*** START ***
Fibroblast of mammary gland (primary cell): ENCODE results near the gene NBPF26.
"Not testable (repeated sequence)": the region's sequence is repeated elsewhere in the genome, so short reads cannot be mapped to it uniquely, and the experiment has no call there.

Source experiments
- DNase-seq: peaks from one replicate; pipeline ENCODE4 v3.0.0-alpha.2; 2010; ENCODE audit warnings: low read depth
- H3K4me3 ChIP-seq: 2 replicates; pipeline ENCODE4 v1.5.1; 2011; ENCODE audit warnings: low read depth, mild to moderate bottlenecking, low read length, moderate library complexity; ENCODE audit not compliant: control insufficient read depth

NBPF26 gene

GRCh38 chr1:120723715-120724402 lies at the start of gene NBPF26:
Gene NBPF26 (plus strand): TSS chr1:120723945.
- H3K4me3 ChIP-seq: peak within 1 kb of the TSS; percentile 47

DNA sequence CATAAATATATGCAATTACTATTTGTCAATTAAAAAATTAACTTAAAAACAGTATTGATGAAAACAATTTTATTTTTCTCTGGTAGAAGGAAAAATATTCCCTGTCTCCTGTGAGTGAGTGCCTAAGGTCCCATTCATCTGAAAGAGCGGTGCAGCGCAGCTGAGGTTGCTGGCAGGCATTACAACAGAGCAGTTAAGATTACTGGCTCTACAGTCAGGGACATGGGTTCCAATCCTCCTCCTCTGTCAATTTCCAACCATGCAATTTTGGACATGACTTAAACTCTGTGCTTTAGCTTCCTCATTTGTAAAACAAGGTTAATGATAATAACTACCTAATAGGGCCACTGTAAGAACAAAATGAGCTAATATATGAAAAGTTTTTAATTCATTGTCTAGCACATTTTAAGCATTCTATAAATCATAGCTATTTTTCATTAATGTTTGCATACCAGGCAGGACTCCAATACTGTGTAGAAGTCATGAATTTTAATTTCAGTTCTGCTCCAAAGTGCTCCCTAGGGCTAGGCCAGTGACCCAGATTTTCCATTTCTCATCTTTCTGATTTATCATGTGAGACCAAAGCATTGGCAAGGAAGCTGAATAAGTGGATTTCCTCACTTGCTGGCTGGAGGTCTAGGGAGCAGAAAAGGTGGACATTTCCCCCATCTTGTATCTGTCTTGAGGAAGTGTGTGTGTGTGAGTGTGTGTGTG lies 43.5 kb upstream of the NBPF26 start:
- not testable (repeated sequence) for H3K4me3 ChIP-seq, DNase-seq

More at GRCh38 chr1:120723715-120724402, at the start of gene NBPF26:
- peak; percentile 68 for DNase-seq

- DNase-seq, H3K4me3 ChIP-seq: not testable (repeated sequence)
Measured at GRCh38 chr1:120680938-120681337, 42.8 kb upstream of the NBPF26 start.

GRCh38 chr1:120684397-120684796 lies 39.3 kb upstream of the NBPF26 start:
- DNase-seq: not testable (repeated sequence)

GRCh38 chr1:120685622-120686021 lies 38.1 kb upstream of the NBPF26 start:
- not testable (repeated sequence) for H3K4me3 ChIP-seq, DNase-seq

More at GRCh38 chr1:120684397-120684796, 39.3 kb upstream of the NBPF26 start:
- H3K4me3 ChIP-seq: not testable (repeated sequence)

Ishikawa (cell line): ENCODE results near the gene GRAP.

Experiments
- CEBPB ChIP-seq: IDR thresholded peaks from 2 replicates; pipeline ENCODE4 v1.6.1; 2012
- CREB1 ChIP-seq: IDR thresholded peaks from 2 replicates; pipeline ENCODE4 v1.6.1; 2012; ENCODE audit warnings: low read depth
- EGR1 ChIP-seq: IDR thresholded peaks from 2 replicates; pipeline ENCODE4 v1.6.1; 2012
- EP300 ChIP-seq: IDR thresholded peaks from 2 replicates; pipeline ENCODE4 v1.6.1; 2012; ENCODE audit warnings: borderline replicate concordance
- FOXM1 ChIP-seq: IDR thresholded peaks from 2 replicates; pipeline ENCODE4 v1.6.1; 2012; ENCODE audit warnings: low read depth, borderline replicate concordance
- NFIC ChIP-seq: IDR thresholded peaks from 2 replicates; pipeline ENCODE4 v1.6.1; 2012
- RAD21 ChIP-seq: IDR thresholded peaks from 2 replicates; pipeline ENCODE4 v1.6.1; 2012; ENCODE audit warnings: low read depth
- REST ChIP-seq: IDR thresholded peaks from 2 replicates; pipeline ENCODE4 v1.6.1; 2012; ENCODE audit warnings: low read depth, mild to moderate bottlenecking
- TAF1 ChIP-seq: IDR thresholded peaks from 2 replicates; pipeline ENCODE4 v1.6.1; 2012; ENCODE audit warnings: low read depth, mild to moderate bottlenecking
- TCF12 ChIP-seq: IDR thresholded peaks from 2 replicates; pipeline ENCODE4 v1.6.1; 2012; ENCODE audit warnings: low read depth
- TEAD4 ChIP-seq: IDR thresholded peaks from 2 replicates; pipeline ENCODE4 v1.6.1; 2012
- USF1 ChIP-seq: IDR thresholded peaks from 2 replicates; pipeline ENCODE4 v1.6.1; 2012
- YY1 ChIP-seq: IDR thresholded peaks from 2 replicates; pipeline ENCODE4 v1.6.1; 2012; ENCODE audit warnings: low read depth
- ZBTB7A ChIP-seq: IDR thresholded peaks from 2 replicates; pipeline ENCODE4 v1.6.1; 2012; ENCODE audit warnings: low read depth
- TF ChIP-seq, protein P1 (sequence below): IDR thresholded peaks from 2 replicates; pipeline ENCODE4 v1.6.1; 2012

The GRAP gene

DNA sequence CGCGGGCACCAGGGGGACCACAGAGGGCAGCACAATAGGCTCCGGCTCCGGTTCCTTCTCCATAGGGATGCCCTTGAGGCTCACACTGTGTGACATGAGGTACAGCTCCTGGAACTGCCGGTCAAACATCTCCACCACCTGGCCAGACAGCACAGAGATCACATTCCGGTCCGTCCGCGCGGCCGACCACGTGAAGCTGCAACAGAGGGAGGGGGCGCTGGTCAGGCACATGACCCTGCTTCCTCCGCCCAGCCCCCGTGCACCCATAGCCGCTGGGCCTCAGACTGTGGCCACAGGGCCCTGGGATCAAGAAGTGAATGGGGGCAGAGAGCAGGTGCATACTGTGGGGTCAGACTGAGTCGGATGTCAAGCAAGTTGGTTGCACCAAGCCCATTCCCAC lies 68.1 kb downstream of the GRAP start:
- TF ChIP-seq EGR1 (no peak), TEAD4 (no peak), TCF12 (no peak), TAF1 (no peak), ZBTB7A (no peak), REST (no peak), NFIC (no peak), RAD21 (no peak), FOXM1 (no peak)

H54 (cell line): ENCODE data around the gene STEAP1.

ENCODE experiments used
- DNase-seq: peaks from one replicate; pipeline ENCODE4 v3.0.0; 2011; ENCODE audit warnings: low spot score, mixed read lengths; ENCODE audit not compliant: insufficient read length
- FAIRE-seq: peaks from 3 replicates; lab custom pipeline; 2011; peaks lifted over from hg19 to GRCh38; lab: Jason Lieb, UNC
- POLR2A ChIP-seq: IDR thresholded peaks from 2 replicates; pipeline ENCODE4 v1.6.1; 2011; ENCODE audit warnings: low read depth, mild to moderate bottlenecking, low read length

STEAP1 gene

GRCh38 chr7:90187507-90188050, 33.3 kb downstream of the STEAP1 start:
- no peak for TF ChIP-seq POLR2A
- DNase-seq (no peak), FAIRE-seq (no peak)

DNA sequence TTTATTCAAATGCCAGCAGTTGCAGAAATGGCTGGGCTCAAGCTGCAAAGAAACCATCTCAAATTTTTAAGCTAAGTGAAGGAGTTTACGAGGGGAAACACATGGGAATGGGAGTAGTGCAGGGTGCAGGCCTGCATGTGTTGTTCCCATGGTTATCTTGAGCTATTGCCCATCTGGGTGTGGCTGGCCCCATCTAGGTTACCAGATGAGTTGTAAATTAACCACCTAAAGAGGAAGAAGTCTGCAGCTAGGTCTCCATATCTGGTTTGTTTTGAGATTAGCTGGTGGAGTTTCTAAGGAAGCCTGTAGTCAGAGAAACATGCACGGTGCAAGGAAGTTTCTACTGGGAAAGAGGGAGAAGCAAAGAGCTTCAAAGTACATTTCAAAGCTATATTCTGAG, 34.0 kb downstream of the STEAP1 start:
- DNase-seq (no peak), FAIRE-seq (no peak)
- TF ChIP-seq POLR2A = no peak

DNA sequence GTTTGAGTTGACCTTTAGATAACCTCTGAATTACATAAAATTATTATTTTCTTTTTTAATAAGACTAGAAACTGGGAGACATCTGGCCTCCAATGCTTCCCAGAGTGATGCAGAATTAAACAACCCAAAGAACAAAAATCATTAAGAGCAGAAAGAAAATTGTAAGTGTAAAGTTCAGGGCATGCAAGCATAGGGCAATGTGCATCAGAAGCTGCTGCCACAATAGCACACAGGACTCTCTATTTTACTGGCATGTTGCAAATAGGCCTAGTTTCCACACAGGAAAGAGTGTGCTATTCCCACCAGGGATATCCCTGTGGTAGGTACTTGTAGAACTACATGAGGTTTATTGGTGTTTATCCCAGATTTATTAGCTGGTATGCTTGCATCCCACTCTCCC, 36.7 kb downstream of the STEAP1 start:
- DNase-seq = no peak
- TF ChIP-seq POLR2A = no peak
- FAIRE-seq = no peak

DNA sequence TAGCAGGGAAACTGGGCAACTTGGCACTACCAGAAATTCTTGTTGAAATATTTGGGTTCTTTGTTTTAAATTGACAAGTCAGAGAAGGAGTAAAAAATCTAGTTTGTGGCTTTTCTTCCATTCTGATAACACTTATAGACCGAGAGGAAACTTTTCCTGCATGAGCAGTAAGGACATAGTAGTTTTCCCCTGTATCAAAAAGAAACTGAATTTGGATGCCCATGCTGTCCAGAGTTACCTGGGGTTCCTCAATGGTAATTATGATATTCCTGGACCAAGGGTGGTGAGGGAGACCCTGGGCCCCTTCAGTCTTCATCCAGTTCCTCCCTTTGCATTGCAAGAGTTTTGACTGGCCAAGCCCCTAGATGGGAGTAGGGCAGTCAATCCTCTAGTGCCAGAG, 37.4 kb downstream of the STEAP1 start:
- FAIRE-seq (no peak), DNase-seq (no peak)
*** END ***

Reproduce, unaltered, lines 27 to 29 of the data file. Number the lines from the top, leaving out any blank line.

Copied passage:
- EP300 ChIP-seq: IDR thresholded peaks from 2 replicates; pipeline ENCODE4 v1.6.1; 2012; ENCODE audit warnings: borderline replicate concordance
- FOXM1 ChIP-seq: IDR thresholded peaks from 2 replicates; pipeline ENCODE4 v1.6.1; 2012; ENCODE audit warnings: low read depth, borderline replicate concordance
- NFIC ChIP-seq: IDR thresholded peaks from 2 replicates; pipeline ENCODE4 v1.6.1; 2012